Sell Us Your Major: History

This column is devoted to sharing student and faculty input on the various majors offered at Lawrence. The goal is to highlight areas of study that are not well known and to provide undecided students an inside look at things they may want to study.

 

At Lawrence University, like many other colleges, there is a story to the founding of the school’s academics, traditions and standards. In LU’s History Department, these stories are considered paramount to how we understand our community, how we look towards its evolution and how we understand the communities around us. These stories have not faded into the past, but are active in the search for complexity and nuance.

History far surpasses the memorization of important dates or facts. It aims to use the past as a magnifying lens when thinking about issues and ideas in human life across our entire existence. Students use history to form big questions that might not have clear answers. These questions, however, provide a recognition of past events and how these events intersected and persisted to this day.

“To me, studying history really opens your mind to different experiences,” stated Associate Professor of History Monica Rico. “You learn how to question conventional wisdom. You find that statements like ‘it’s always been this way’ could be wrong or even quite the opposite. You also find that statements like ‘this will never change’ could be wrong too because we can find instances where things did change. These new understandings aren’t necessarily fun or happy and sometimes they open us up to terrible things. But they’re how we know and realize our understandings through diverse experiences.”

Generalities are often discouraged when studying history. The search for the specifics embraces the ideals of a liberal arts education.

Senior history major Colby Lewis elaborated, “History teaches students how to interpret primary and secondary sources, to be skeptical of generalities and to formulate a well-supported argument based on evidence or primary sources that build upon pre-existing arguments by other historians or secondary sources.”

Sophomore history major Alice Luo also shared a similar view on history’s search for the specific rather than general. She stated, “Say you’re learning about Native American tribes. You cannot just write ‘the Sioux does this, or the Sioux does that.’ We have to specify which group of the Sioux is being discussed and what particular people were involved. Any generalization can bring biases to a paper or argument.”

Luo realized she was always excited to work in history class, which was her initial draw to the major. She stated, “I’m just always excited to learn about history. When I’m in a philosophy, art history or anthropology class, I always want to look at things in a historical sense. It really helps to look at how the past affects what we’re talking about in class and I think there are a lot of situations where history can benefit the class.”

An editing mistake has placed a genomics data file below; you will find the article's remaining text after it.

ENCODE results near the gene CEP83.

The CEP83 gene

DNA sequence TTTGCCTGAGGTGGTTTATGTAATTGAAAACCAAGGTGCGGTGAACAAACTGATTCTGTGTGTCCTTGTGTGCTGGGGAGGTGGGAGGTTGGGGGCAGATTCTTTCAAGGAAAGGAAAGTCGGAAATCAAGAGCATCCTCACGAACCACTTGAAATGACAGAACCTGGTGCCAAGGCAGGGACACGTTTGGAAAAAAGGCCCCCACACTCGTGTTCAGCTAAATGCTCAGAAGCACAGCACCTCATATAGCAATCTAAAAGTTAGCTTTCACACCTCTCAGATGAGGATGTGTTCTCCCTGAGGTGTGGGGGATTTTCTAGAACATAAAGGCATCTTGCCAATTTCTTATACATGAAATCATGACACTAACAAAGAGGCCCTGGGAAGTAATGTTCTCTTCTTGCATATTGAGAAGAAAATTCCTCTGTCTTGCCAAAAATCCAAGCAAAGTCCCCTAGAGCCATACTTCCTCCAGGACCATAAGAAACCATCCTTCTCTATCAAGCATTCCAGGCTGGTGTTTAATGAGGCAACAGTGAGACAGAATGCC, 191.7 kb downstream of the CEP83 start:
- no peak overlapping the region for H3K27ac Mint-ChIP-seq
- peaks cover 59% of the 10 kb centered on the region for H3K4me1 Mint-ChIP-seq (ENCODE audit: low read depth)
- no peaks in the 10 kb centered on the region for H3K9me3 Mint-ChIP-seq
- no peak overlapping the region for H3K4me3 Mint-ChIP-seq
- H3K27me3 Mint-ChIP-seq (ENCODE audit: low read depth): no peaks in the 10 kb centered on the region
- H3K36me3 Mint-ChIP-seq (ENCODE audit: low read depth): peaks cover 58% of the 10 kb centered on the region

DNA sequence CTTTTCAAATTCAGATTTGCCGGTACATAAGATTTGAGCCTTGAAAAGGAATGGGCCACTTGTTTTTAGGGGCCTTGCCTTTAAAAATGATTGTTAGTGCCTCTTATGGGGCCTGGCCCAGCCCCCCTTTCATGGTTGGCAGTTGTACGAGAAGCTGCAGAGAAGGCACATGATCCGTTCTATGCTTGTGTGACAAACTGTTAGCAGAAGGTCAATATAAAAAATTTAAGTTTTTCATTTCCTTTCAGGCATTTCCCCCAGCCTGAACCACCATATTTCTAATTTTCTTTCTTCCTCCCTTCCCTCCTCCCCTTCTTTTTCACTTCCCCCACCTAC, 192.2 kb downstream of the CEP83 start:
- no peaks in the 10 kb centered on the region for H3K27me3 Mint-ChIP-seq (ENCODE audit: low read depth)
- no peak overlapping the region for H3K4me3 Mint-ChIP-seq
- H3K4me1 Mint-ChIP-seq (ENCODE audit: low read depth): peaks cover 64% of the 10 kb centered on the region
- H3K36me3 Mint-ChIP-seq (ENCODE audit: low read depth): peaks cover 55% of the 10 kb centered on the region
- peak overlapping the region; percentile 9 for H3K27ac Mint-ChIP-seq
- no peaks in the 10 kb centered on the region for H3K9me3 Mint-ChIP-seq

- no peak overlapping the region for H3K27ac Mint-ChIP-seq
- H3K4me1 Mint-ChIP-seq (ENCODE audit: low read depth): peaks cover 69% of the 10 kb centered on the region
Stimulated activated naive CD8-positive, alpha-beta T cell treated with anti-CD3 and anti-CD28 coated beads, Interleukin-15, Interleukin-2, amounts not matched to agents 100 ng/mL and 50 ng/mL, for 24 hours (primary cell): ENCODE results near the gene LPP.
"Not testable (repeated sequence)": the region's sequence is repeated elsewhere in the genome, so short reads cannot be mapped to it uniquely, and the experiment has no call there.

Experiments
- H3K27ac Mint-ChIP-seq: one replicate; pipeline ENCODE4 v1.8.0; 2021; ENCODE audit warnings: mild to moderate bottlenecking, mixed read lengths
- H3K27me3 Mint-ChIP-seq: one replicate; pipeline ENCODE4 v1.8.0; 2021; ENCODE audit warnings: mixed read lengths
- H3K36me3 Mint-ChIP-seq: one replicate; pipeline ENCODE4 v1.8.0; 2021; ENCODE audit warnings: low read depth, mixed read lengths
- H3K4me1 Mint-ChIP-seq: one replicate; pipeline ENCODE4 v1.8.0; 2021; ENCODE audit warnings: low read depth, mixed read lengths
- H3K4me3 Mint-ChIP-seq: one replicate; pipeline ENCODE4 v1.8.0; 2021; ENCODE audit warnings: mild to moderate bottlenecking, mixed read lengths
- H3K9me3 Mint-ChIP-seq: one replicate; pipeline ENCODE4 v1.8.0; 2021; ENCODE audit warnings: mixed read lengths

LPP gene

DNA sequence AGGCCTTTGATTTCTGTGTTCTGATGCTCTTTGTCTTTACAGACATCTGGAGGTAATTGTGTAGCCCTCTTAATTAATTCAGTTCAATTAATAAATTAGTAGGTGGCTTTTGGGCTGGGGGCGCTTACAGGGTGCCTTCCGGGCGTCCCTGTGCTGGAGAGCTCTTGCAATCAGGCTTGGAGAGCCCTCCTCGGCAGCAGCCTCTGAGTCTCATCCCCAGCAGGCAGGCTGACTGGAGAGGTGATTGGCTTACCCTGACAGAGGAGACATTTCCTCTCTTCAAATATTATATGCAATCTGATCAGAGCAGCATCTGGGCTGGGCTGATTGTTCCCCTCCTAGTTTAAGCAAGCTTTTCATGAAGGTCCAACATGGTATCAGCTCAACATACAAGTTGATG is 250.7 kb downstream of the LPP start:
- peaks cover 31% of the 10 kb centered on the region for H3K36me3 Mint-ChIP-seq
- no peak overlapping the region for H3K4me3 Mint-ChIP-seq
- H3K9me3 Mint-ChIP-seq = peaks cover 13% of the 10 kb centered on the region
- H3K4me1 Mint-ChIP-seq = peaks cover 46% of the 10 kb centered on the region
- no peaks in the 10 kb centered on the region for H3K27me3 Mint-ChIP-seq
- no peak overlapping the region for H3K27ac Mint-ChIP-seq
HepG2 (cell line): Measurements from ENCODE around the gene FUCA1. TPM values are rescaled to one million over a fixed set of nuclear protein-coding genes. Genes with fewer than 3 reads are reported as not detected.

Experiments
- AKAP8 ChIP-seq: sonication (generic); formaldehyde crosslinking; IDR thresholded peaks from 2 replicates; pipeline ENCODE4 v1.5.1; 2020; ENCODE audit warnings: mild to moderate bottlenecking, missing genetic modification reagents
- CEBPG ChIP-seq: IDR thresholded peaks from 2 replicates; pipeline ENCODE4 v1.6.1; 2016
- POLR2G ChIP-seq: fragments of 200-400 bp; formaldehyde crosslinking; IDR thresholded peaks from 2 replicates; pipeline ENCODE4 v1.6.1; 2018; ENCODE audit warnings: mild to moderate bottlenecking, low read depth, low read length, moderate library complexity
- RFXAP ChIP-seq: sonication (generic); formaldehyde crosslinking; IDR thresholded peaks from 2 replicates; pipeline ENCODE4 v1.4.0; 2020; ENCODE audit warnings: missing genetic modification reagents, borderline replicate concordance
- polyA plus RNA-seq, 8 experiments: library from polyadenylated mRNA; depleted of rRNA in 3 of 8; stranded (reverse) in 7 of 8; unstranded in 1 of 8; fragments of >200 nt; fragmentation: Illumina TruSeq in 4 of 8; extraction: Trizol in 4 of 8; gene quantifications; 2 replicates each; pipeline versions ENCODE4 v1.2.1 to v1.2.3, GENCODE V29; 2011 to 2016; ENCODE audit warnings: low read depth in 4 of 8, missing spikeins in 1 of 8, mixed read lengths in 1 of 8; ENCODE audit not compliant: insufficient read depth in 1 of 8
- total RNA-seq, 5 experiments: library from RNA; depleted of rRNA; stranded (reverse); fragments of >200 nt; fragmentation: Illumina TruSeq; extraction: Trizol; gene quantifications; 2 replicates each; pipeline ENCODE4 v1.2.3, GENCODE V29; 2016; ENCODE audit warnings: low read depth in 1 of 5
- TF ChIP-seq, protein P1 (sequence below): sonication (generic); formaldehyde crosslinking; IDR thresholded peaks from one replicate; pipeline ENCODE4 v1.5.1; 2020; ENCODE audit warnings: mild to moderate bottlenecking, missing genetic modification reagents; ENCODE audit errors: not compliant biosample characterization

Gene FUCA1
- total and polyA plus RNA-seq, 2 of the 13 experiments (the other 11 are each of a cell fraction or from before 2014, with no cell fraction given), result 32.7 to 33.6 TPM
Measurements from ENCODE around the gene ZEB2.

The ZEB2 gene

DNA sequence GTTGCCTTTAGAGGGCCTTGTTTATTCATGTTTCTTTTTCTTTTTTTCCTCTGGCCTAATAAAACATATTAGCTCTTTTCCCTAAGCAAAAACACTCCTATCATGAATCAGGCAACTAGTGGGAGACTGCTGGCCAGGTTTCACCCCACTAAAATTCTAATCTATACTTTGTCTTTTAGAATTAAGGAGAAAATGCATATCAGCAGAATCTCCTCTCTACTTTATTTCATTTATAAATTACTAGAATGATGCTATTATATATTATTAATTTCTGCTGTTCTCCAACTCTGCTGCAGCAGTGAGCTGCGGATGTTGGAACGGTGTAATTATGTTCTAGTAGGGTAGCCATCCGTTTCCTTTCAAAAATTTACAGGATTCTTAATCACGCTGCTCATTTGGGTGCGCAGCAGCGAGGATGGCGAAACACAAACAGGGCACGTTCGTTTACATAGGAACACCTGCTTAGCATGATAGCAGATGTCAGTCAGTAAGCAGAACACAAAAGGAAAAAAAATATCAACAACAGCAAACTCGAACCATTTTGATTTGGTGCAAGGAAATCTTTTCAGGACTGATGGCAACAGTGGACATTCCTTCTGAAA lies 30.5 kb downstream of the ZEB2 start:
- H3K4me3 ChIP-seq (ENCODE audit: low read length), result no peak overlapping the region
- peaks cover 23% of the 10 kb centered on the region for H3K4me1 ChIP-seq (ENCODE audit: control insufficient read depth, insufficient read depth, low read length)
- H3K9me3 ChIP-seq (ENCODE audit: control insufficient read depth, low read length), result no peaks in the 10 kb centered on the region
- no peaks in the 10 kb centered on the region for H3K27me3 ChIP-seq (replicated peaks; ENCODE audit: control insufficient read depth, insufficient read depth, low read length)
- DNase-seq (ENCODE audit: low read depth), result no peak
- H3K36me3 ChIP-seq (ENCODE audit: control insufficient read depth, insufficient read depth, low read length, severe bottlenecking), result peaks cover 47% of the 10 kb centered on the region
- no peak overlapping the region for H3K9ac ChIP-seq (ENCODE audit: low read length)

Rico’s interest in her history studies was rooted in her realization that history can be a tool to look at her other interests. “I’m also interested in art, science, gender and culture,” Rico said. “For me, history encompasses everything I love. I’ve always been fascinated by politics, but with history I can connect the politics today to ideas from the past. History grants this capacious understanding of the world.”

This viewpoint is actively playing out in Rico’s studies today. She stated, “Currently I am in the early phases of a research project where I think about how people connected the way science and visual arts worked in the era of the American Revolution. There was social upheaval. Americans were really interested in showing they can be a country of the future. They used new kinds of art and new science to be this ‘enlightened society.’ I’m really interested in looking at how those things came together in early museums. Today art museums and science museums are separate, but in the 1790s paintings were next to taxidermy, and the taxidermy was next to sculptures and so on. I am interested in what that means.”

“It may be cliché,” Lewis stated, “but we wouldn’t be here without what came before us, and that’s exactly what history is. It’s more than just the past. History is the study of what happened in the past and why based upon the sources that we still have today, both primary and secondary. It is the continuous reevaluation and reinterpretation of the past based upon the discovery of new sources or a new interpretation of the sources we already have. As Professor Kern puts it: ‘the past is already and always absent.’ That’s why we need history.”

The pinnacle takeaway from what history aims to offer to students, in Rico’s opinion, has to do with understanding others. She stated, “I want students to learn to question things and to be more willing to question in order to see how things are complicated. More specifically, I want people to be curious about their own past and other peoples’ pasts and to learn a respect someone else’s past. I think this is an important part of inter-cultural communication; to learn what that means to respect a culture or a community. Because history is how we learn about and appreciate our common humanity.”

The history department at Lawrence University is focused on making the details of the past distinct and interwoven into how culture and society functions today. In looking to the past, students can assess how cultures differ and how they are connected. Every culture, whether here at Lawrence or the culture throughout the American Revolution, is surrounded by history. In understanding history we can understand ourselves and find common ground between one another.

 

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